Healthy, happy kids grow up to create a healthy, happy world.
These questions came out of post I did about Arizona's child abuse task force. They're pulled out here because I really would like your feedback on these questions.
It seems to me that in our society's efforts to reduce and prevent child trauma, we have a huge issue with definition and language. As long as we continue to focus on the traditional definitions of child abuse -- emotional, physical, sexual abuse and emotional and physical neglect -- we miss grappling with the trauma of family dysfunction that also harms a child's developing brain.
And by using the words "child abuse", we automatically attach a criminal definition.
Would expanding our language from "child abuse" to "child trauma" or "toxic stress", and expanding our definition to include other things that harm a child help us create a healthier world for children?
I think it may be advisable to use the term toxic stress in the context of other kinds of stress, so a person can distinguish all of the categories of stress.
Jane, you bring up a very good point. I think some of our high risk parents would respond better to "child trauma" instead of jumping to the defense when approached for "child abuse." I wonder by changing the language if this would open some doors to getting parents to seek some help or be willing to participate in family reconciliation services. I have a large poster in my office that lists the 10 ACE's along with attributes that build resilience to trump the ACE's in one's life. I have had some very meaningful conversations with parents as they identify their own ACE's by looking at the chart and then listening as I share with them how they can trump those ACE's by developing meaningful adult relationships for support. I don't ask them to reveal their ACE's, I just ask them to look at the chart and share how many ACE's they have experienced in their lives. The problem is so overwhelming, I think we start with one parent at a time. Thanks for all that you do Jane! Jim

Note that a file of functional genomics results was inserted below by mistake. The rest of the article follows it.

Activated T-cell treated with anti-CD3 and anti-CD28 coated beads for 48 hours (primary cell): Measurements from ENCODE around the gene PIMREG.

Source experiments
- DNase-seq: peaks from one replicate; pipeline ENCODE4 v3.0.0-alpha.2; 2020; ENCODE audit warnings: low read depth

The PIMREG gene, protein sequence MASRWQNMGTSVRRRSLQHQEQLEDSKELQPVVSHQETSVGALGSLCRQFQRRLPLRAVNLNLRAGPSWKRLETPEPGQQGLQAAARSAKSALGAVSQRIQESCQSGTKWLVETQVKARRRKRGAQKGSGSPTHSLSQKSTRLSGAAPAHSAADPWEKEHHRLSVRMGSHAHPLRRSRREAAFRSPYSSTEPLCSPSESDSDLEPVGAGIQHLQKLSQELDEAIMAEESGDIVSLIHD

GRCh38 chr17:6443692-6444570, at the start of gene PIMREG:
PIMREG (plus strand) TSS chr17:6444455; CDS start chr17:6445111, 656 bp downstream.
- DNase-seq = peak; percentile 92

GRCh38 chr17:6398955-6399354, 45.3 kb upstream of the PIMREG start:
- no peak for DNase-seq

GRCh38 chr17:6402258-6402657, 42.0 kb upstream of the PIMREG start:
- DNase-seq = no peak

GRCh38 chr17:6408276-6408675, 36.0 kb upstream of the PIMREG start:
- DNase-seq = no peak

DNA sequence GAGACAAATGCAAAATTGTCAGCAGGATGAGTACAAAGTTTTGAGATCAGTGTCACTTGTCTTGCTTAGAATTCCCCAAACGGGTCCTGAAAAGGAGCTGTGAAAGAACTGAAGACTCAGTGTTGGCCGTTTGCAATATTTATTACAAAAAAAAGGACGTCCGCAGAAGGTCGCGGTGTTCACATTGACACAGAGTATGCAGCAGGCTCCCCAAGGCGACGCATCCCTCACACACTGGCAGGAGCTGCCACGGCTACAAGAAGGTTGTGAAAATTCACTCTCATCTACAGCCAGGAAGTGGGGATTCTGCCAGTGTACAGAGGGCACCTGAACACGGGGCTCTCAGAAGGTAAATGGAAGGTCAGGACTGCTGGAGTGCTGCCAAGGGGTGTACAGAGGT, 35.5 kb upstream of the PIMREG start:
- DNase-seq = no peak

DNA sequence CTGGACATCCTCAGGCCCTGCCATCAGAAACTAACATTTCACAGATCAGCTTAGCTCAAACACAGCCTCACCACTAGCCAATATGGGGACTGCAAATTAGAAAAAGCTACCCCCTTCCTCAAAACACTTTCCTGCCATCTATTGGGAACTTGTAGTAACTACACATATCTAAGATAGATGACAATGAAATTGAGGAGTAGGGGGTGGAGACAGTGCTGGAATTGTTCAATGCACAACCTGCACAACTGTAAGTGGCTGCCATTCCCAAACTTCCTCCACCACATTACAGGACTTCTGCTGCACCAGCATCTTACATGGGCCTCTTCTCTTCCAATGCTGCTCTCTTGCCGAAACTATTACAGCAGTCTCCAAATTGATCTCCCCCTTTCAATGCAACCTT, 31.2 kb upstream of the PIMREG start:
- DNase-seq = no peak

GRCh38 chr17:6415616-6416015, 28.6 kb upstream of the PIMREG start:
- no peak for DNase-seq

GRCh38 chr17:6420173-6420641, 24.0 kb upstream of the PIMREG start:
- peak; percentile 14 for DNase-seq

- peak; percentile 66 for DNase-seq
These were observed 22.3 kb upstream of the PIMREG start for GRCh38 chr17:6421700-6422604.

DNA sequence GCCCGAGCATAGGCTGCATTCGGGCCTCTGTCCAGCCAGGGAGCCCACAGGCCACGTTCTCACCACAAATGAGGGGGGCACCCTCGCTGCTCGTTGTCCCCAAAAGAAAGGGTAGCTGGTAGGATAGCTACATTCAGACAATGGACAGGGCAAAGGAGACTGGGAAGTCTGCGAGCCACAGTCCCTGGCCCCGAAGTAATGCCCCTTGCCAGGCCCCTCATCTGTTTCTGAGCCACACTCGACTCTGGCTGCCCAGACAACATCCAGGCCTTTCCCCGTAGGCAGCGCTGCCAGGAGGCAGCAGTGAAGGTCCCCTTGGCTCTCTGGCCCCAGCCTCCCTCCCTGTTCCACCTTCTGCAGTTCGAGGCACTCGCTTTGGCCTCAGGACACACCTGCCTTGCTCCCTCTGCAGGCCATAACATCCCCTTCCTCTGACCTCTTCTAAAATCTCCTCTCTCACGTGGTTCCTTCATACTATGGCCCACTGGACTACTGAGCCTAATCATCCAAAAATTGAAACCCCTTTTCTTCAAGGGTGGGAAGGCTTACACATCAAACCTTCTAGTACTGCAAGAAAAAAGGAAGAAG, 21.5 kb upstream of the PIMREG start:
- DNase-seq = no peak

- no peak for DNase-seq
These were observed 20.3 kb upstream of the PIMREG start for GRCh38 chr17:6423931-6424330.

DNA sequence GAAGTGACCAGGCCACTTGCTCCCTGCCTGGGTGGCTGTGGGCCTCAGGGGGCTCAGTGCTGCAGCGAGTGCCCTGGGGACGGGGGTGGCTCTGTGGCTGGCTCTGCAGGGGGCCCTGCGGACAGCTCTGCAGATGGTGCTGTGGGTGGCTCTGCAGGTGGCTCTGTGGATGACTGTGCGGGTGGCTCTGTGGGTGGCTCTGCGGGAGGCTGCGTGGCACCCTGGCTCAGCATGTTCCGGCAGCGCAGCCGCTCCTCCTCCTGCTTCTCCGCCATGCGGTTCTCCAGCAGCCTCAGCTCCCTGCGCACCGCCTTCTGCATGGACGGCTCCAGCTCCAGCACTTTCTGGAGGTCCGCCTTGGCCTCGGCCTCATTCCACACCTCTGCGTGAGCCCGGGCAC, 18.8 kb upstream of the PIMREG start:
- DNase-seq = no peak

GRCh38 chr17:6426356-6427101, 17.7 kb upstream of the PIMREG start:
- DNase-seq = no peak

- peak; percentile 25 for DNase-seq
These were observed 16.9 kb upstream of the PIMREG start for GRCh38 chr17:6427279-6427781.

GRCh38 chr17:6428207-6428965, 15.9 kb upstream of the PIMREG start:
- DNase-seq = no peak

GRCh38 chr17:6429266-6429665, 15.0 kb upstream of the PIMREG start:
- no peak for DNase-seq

That's so interesting that you talk with parents about ACEs & resilience factors, Jim. What's been the response? Have some parents embraced it? Do any think it's ridiculous?